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HTTP Client

BlackSheep includes an implementation of HTTP Client for HTTP 1.1.

Client features

  • HTTP connection pooling
  • User friendly handling of SSL contexts (safe by default)
  • Support for client side middlewares
  • Automatic handling of redirects (can be disabled, validates circular redirects and maximum number of redirects - redirects to URN are simply returned to code using the client)
  • Automatic handling of cookies (can be disabled, Set-Cookie and Cookie headers)

Example:

import asyncio
from blacksheep.client import ClientSession


async def client_example(loop):
    async with ClientSession() as client:
        response = await client.get("https://docs.python.org/3/")

        assert response is not None
        text = await response.text()
        print(text)


loop = asyncio.get_event_loop()
loop.run_until_complete(client_example(loop))

HTTP Connection pooling

The HTTP client in BlackSheep implements connection pooling. Meaning that connections to the same host and port are kept in memory and reused for different request-response cycles, when possible. By default, connections are not disposed as long as they are kept open.

Implementation: /blacksheep/client/pool.py.

Connections are created using asyncio function loop.create_connection.

Client middlewares

The HTTP Client supports middlewares. Middlewares on the server are functions that are executed in order, at every request-response cycle and enable manipulation of incoming requests and outgoing responses. Middlewares support interruption of the chain: that is, returning an HTTP response without firing all handlers in the chain, for example to return HTTP 401 Unauthorized when applying an authentication strategy. The HTTP client can benefit from the same design pattern, and this is supported in BlackSheep.

Client middleware example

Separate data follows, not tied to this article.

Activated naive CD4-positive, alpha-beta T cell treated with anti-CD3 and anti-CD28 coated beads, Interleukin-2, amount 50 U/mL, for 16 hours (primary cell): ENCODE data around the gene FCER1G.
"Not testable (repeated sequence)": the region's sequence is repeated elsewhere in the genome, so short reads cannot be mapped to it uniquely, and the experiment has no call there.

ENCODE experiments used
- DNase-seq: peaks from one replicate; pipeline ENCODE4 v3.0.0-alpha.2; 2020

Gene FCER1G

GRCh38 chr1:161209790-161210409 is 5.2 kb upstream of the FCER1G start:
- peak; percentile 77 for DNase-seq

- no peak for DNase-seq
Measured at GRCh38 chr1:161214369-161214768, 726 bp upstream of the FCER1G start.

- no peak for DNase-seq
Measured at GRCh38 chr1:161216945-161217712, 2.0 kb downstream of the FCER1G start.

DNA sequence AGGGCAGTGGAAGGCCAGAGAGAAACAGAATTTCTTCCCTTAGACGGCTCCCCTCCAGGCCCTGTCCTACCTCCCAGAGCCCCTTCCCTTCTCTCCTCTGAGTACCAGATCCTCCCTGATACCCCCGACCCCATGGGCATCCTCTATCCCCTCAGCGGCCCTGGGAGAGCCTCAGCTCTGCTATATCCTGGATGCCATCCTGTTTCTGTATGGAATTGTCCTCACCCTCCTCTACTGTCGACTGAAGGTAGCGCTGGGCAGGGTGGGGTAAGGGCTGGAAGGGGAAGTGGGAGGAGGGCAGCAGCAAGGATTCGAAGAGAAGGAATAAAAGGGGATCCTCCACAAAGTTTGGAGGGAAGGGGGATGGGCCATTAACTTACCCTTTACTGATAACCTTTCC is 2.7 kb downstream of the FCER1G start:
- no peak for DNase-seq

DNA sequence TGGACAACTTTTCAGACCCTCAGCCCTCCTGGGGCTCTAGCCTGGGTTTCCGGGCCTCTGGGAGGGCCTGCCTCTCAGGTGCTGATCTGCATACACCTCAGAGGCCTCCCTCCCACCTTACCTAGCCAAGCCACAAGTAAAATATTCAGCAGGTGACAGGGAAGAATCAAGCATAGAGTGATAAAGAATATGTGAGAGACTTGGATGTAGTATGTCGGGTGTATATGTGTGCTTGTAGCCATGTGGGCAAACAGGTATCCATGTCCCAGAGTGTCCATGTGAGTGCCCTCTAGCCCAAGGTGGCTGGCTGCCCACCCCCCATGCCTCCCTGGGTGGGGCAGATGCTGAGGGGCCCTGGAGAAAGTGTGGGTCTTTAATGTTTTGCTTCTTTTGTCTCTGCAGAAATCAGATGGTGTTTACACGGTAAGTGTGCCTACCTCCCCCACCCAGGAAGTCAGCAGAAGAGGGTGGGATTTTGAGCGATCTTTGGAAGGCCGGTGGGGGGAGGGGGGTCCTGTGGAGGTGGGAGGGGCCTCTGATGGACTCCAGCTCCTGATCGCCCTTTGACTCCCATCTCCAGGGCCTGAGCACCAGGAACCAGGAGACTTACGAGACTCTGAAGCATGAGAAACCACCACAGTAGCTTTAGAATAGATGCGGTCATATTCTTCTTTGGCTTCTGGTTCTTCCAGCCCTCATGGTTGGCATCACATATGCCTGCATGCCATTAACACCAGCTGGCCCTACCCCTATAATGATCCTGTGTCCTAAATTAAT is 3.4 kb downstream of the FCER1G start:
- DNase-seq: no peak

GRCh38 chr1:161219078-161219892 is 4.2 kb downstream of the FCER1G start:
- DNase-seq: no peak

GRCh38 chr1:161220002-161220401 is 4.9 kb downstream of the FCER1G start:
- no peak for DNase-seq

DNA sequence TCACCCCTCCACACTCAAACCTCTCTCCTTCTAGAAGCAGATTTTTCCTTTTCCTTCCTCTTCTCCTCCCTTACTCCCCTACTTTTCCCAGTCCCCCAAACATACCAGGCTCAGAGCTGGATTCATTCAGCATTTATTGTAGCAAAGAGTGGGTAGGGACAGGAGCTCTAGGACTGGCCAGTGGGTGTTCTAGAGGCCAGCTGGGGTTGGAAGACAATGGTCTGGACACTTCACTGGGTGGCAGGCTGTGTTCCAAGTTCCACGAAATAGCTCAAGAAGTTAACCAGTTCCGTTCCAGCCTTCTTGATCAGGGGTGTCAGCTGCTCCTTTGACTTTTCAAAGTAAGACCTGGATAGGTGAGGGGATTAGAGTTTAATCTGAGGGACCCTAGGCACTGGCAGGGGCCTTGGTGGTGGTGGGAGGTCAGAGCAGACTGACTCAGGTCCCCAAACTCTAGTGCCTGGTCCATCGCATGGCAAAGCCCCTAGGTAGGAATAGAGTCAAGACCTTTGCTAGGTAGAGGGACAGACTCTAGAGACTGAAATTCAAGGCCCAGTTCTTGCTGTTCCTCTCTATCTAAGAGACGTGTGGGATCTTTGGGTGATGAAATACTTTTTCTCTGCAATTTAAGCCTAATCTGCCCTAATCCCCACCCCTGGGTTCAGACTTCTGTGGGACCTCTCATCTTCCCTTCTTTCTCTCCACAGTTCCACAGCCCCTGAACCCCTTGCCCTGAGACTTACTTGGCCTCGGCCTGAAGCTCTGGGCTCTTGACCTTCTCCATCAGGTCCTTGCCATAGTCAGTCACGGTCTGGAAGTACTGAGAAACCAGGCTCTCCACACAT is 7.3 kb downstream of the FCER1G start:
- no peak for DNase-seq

async def client_example_middleware(request, next_handler):

    # do something before the request is sent
    response = await next_handler(request)

    # do something with the response from remote server
    return response

client = ClientSession()
client.middlewares.append(client_example_middleware)
client.configure()

Considerations about the ClientSession class

To make the client more user-friendly, default connection pools are reused by loop id. This is to prevent users from killing the performance of their applications simply by instantiating many times ClientSession (for example, at every web request).

However, it is recommended to instantiate a single instance of HTTP client and register it as service of the application:

async def configure_http_client(app):
    http_client = ClientSession()

    http_client.configure()
    app.services.add_instance(http_client)  # register a singleton

app.on_start += configure_http_client

async def dispose_http_client(app):
    http_client = app.services.get(ClientSession)  # obtain the http client
    await http_client.close()

app.on_stop += dispose_http_client

When following this approach, the http client can be automatically injected to request handlers, and services that need it, like in this example:

from blacksheep.server.responses import html


@app.route("/get-python-homepage")
async def get_python_homepage(http_client):
    response = await http_client.get("https://docs.python.org/3/")

    assert response is not None
    data = await response.text()
    return html(data)

Otherwise, instantiate a single connection pools and use it across several instances of HTTP clients:

from blacksheep.client import ClientSession
from blacksheep.client.pool import ClientConnectionPools

# instantiate a single instance of pools
pools = ClientConnectionPools(loop)  # loop is an asyncio loop

# instantiate clients using the same pools
client_one = ClientSession(pools=pools)

client_two = ClientSession(pools=pools)

client_three = ClientSession(pools=pools)